Blessed are You Eternal One our God, Sovereign of the universe, who distinguishes between holy and mundane (bein kodesh l’chol), between light and darkness (bein or l’choshech), between the seventh day and the six days of work (bein yom ha-sh’vi’vi l’sheishet y’mei ha-ma’aseh).
But when we examine the three ritual elements that constitute the havdalah ceremony, it’s clear that there is some subversion of binary assumptions going on. First, the single havdalah candle is plural; an intertwining of multiple wicks. Lit at the beginning of the ceremony, the blessing over the candle, follows those for the fruit of the vine and spices – and the words are very interesting: we acknowledge the Eternal One who ‘creates the lights of the fire’ – borei m’orei ha-eish. While on Erev Shabbat, we are commanded ‘to kindle the light of Shabbat’ – l’hadlik neir shel Shabbat – singular – havdalah speaks of ‘lights’ – plural. So, plural wicks, plural lights. And that’s not all; unlike on Erev Shabbat, the blessing we recite on the blazing flames of those multiple wicks is about fire. Kindling fire represents the first creative act after Shabbat. But fire is not simply a creative power. It is also a destructive power. As human beings we are creators and destroyers. And not just at different times. Sometimes in the same moment.
There is so much more I could say, but let’s move on to the other elements. After the candle is lit at the beginning of the havdalah ceremony, the first blessing we recite is for the fruit of the vine. However, while on Erev Shabbat and during Shabbat day, we simply drink this symbol of joy, at the end of havdalah we don’t just drink from the cup, we spill the contents and douse the flames of the candle with it, and so demonstrate that our joy is diminished.
The second blessing is reserved for the spices – again, the notion of plurality is key and reflected in the words of the blessing, acknowledging the Eternal One who ‘creates different types of spices’ – borei minei v’samim. And of course, by definition, spices are complex, in their aroma and in their taste. As we bid farewell to Shabbat, we breathe in the stimulating, potent mixture of aromas – taking in the arresting spirit of the day set apart for rest and renewal like spiritual fuel for the working week ahead, which, inevitably, will mix in with all the other complex energies within us as we deal with the challenges of our daily lives. Ostensibly, a ritual that symbolically distinguishes Shabbat from the six working days, havdalah draws out the complexity of our lived experience in which all the myriad elements cannot be neatly separated and distinguished.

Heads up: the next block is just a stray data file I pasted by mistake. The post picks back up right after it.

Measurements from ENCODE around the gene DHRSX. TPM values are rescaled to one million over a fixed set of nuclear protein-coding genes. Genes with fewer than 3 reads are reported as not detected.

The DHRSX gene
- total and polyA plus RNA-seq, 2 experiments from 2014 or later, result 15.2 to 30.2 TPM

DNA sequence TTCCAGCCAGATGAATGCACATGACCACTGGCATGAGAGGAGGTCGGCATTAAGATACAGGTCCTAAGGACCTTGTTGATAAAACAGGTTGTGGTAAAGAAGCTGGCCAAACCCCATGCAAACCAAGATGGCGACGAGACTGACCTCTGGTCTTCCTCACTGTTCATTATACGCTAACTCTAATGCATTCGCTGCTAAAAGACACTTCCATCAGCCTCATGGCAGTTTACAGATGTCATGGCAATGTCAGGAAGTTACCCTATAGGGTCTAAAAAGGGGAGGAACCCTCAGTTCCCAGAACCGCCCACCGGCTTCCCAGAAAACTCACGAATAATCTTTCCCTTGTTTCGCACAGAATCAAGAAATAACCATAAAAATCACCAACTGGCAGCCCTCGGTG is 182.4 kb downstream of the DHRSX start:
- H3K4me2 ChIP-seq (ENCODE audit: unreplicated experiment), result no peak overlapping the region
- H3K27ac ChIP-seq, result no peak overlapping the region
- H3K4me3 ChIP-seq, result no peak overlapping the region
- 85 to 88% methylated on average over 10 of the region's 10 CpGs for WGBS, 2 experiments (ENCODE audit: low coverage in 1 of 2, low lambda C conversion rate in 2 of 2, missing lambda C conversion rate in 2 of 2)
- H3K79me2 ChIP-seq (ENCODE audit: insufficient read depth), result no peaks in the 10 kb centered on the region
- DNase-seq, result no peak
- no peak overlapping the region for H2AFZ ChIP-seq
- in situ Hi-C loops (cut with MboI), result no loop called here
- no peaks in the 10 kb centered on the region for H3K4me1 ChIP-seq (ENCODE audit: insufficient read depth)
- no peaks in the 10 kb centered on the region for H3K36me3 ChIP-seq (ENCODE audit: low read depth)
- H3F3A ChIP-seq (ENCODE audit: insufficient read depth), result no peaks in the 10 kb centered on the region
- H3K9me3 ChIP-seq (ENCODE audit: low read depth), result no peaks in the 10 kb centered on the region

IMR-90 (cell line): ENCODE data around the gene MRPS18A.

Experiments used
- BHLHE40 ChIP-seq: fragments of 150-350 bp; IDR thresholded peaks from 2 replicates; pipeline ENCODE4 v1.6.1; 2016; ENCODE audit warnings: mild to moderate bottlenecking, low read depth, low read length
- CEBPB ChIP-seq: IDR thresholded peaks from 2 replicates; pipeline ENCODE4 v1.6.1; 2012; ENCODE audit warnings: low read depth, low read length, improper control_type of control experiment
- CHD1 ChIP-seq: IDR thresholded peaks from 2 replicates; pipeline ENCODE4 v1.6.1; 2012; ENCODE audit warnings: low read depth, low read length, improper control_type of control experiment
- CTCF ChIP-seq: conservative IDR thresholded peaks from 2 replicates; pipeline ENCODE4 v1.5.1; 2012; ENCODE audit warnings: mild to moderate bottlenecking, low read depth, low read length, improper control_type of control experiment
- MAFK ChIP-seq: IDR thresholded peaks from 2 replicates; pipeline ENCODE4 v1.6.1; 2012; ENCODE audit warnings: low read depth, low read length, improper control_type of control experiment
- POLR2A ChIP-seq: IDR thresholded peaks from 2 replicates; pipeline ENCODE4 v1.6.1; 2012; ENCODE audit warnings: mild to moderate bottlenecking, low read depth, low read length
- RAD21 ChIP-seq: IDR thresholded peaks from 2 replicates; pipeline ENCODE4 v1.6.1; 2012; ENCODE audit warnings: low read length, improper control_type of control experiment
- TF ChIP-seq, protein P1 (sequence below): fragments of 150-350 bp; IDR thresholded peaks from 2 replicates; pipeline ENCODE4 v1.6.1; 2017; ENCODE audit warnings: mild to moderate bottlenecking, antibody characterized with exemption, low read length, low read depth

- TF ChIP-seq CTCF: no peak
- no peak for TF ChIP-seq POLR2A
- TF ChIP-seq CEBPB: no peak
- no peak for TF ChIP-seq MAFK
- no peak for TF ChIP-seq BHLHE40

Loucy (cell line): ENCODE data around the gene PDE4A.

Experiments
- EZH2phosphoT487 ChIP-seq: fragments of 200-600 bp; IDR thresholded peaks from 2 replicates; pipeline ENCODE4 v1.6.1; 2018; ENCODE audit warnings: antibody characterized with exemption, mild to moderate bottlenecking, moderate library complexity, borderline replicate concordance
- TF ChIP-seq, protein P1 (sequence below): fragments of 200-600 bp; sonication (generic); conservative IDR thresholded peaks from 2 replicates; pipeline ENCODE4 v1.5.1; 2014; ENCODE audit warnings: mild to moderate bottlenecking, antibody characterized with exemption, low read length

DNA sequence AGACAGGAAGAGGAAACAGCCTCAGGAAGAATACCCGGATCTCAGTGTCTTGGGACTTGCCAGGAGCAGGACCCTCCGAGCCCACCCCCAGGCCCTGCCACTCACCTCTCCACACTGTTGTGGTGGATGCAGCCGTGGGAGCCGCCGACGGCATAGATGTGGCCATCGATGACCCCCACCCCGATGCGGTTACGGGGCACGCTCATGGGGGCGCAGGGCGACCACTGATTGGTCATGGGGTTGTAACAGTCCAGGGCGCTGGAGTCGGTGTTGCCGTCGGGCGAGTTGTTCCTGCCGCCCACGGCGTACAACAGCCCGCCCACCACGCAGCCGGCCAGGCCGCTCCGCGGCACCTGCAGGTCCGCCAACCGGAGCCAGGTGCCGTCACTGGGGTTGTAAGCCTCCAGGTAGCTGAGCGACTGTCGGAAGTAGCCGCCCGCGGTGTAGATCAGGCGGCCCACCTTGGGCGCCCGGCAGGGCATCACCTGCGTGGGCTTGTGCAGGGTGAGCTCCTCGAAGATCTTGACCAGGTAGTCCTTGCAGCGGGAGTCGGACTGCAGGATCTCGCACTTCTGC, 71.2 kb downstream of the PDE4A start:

Interestingly, the beginning of this week’s parashah, T’tzavveh, offers another gateway to recognising that complexity. The portion opens at Exodus chapter 27, verse 20, with the instruction to the Israelites to bring clear oil of beaten olives for lighting the lamp (ma’or), which Aaron and his sons were to set up in the tent of meeting, outside the curtain over the Ark to burn from evening until morning. While the verses here seem to suggest nothing more than a singular lamp, elsewhere in the Torah, at the beginning of the parashah, B’ha’alot’cha at Numbers chapter 8, we learn that the singular lamp was also plural: